The healing of the blind man is a quintessential story of healing in the Bible: it’s all there, and told with such simplicity, brevity, and yet comprehension. It makes a wonderful story to meditate on using the lectio divina (as briefly described in my Introduction to Daily Bread.)
Imagine that you are in first century Israel, living near Jericho, that city symbolic of God’s people entering into the Promised Land. Only the Promised Land for you is invisible and does not seem particularly flowing with milk and honey because you are blind. Because of the lack of economic opportunities present to you in that day, you are compelled to make your living by sitting by the side of the road and begging. You do this day after day, and every day is just the same as the last one. All you normally hope for is enough coins to be thrown your way so that you can eat that day.
But you have developed a keen sense of hearing, and today you hear a great multitude approaching. You don’t know what it means but you are excited because multitudes usually mean more coins and more food.
You ask, and someone has told you that it is Jesus of Nazareth passing by.
Jesus of Nazareth! You have heard the name and heard the wonderful things this man had done and taught. Jesus of Nazareth!
You don’t know what to expect, but you believe that this man can help you. You even dare to hope that He is the promised deliverer of Israel. You’ve heard he has healed others, and maybe . . . .
You cry out: “Jesus, Son of David, have mercy on me!”
No response from Jesus. If fact, several people from the crowd tell you to be quiet. “Don’t disturb the Master. He has very important work to do today, and He is in a hurry to reach Jerusalem where some more important things must happen. Get out of His way!”
But this is not Jesus speaking. You don’t believe He would speak this way, and you cry out even more loudly, sensing your one opportunity for Him to touch you walking away.
“Son of David, have mercy on me!”
You don’t even need to tell Jesus what you want. You know that He can see your blindness.
And then silence. The multitudes have gotten quiet. Why have they gotten quiet?
You sense a Presence near you in that silence, and then “What do you want me to do for you?”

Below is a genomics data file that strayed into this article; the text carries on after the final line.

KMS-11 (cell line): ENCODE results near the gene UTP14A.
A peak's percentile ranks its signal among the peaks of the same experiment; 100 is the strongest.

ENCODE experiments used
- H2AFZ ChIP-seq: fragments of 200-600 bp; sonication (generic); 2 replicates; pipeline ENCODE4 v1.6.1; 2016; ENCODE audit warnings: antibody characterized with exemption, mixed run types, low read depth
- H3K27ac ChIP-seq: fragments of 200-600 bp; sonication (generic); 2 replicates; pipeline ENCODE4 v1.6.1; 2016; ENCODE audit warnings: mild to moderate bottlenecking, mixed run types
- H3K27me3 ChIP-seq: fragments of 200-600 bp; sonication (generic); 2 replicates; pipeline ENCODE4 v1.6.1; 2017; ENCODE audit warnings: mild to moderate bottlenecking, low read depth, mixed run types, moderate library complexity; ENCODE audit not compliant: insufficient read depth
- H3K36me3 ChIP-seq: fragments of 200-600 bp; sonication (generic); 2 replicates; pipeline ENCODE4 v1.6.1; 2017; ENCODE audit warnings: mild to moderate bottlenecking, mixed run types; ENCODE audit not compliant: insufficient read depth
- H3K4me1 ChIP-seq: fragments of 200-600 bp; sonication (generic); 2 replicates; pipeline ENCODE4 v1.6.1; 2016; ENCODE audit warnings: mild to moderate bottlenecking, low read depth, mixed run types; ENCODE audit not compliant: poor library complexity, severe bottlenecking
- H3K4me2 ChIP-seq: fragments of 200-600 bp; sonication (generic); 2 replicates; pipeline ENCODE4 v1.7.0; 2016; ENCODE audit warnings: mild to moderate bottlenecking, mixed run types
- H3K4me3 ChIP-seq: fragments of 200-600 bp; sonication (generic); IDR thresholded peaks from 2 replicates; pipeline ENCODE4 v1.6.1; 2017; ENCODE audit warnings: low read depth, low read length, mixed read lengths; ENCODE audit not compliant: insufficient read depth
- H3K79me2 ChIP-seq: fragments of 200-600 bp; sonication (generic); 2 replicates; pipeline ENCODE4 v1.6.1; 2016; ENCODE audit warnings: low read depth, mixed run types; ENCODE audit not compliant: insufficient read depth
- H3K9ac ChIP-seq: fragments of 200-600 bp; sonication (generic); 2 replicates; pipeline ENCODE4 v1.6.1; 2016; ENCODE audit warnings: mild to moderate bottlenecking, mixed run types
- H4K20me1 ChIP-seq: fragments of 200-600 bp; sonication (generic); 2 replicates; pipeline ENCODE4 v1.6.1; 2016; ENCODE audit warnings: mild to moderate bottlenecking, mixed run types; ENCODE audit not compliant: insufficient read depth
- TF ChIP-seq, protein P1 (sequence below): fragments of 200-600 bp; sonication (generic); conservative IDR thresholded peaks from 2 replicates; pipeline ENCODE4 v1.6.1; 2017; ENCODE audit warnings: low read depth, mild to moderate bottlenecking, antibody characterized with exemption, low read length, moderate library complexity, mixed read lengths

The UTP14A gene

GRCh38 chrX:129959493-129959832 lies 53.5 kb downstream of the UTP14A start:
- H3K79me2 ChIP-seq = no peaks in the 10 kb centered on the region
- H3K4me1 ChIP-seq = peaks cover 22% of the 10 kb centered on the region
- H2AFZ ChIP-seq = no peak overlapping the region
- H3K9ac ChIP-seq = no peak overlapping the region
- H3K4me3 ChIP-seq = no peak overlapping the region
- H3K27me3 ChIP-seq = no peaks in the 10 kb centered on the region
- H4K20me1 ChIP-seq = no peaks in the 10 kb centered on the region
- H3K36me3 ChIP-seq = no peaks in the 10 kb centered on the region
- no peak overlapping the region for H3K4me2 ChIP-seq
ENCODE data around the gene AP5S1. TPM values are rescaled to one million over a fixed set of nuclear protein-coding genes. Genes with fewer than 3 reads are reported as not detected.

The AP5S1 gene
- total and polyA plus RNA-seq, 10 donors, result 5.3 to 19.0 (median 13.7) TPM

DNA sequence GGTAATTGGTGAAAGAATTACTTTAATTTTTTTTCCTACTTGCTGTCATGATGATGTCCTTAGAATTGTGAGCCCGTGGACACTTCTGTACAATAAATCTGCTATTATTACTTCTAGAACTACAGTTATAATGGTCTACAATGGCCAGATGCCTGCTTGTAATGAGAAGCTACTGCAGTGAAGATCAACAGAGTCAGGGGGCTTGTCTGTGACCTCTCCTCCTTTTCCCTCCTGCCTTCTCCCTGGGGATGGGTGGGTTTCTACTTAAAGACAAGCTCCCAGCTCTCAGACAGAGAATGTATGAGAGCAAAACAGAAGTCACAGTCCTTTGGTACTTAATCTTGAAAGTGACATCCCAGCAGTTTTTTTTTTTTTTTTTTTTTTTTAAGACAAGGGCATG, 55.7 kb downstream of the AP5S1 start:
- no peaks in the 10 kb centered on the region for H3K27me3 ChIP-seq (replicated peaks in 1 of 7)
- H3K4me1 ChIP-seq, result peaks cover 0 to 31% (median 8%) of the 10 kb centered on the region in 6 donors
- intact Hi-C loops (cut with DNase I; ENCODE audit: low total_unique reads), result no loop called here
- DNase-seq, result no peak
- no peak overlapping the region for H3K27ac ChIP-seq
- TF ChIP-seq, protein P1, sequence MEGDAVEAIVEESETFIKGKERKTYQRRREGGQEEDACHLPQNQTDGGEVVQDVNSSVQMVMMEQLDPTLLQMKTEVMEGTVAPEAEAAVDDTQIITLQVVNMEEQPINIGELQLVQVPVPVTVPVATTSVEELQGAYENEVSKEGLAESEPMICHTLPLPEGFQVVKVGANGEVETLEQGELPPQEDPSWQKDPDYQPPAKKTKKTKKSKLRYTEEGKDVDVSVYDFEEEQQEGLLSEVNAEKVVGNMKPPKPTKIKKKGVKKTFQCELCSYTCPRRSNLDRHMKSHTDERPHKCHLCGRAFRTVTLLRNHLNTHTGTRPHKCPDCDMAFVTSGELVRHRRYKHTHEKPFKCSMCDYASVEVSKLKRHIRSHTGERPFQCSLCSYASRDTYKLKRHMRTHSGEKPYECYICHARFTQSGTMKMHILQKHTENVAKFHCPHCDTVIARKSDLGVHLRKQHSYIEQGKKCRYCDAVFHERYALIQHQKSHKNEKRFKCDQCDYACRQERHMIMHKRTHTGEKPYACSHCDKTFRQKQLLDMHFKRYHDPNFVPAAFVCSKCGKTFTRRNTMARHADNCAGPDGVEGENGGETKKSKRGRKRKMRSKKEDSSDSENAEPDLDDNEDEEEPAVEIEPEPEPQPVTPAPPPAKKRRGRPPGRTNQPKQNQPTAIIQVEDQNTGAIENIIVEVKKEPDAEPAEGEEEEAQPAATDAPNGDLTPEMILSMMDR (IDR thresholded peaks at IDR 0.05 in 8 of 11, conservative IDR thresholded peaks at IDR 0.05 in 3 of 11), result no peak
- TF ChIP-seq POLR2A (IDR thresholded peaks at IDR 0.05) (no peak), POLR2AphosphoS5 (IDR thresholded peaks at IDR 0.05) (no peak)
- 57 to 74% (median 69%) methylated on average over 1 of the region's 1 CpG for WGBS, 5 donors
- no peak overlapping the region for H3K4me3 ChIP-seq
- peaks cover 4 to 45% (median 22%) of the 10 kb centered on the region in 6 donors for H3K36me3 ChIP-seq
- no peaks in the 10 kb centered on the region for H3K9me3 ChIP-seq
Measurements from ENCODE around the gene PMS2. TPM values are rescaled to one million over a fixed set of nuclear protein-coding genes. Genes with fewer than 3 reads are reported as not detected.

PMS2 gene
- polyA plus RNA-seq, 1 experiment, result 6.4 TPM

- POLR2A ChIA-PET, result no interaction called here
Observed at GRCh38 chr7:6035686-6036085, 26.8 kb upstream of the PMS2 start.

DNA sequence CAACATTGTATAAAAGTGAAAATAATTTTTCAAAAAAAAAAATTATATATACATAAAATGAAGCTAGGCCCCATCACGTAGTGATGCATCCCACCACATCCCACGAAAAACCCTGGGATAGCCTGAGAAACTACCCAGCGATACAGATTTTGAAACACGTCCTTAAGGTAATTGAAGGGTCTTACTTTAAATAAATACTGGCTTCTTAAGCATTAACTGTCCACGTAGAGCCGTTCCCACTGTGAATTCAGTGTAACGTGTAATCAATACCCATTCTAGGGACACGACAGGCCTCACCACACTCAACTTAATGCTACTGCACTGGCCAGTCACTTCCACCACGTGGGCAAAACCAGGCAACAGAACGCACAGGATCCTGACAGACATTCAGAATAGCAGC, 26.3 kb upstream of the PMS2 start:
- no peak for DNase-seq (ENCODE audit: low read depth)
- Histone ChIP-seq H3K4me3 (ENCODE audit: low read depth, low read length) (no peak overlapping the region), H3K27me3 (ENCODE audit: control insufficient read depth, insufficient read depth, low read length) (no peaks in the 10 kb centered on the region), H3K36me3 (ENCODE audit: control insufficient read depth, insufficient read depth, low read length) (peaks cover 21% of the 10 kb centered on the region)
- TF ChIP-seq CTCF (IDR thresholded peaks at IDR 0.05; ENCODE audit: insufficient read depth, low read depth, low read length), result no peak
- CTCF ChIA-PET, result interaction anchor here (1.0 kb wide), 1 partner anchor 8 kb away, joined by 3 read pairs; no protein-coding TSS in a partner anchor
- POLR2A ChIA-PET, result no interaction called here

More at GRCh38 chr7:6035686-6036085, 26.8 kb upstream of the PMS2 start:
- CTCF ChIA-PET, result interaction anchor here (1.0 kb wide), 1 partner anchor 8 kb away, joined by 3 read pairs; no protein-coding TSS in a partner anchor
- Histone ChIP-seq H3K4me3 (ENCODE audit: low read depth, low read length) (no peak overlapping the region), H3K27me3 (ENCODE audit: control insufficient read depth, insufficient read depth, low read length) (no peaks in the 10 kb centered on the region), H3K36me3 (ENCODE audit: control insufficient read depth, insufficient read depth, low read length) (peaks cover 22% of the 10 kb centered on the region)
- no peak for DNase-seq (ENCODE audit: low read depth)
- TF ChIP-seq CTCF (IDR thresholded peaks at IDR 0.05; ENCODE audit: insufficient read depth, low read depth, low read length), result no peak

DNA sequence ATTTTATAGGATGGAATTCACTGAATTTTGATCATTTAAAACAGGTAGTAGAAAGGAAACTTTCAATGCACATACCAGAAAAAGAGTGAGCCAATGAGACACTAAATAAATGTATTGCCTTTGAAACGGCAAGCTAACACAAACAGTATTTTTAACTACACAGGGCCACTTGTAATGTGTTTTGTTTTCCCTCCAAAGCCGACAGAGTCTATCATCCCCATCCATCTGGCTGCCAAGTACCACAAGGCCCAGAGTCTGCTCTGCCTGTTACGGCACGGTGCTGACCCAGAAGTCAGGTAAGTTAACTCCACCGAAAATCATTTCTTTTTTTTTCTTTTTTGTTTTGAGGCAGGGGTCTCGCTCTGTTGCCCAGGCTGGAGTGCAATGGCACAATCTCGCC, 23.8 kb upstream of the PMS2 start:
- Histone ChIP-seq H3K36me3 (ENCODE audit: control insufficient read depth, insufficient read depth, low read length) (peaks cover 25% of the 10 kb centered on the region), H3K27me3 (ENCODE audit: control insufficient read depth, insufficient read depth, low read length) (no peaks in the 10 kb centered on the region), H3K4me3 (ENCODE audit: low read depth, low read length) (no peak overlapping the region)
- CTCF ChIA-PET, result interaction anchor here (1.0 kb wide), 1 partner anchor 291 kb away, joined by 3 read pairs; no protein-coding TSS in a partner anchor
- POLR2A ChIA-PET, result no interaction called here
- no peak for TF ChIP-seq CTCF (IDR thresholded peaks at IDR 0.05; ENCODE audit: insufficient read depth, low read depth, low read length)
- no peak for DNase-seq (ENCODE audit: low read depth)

It is Jesus, and you know that He can heal you if He desires to. Holding nothing back, you speak without hesitation, and yet still with a little frog in your throat. You want to yell it out so that no one can miss it, this your great burden, but it comes out a quiet and humble voice in spite of your deep desire. “Lord, that I may receive my sight.”
And then you hear: “Receive you sight; your faith has made you well.”
Many contradictory emotions compete within you to be the first one expressed, but they are all trumped by something stronger than them all.
You see a man standing before you. You see a Man standing before you and behind Him a multitude. You believed that God could heal you, you imagined it for years, but now that it has come, it is far more glorious than you had dared hope, and there is only one thing to do.
Without even thinking, in just a second after the shock of sight had seized you, you leap to your feet and stand beside Jesus, glorifying God for what He has done. You follow Jesus because all you want to do is to stay near Him and thank and praise Him all the days of your life. Others begin glorifying God, too, when they see what God has done for you.
It was worth the wait!
That is something like what the blind man’s experience may have been like. It’s good to enter into his life and try to feel and see what he must have felt and seen. But we must all go one step further and realize that this blind man’s healing was not only for his sake but for the sake of the multitude – and that multitude includes us.
In a very real sense, you are that blind man. Born blind at birth, you cannot see God. Though in the earth that God created good, you are like a blind beggar making a living from day to day but knowing that surely there must be more.
And then Jesus comes into your life, and you ask Him to restore your spiritual sight that you may see Him and be healed. Amazingly, He does just that!
The truth is that even after Jesus has restored our sight so that we may see Him again, we often begin to lose our sight (and other spiritual senses as well.) And so every day we must cry out to Jesus to come to us and heal us. Every day Jesus is walking by us, but too many times we don’t notice and don’t cry out for Him. And we slowly go back to being blind.
You are that blind man today, and you need again to beg for your Daily Bread and for whatever else it is that you know you should ask for. When Jesus comes your way today – and He will come, even if you don’t recognize Him – cry out to Him in faith. Ask Him to restore your sight once again so that you may see Him and know Him. Having heard your prayer of faith, He will heal you once again.
Prayer: Lord Jesus, Son of David, have mercy on me, a sinner! I know that I am still too blind and that I cannot see You the way I should. I ask You to restore my sight again this day and every day. As You visit me today, I cry out to you for my deepest need, knowing that You can heal me if You are willing. Lord, as You visit me with Your Presence and the hope of healing, let me not depart until I have remembered to glorify the Father and vow to give praise the remainder of this day.
Point for Meditation:
Consult with your heart: what are your deepest desires? Cry out to the Lord today with those deepest desires. Be prepared for how God may (or may not) answer you.
Resolution: I resolve to cry out to the Lord today with my deepest desires.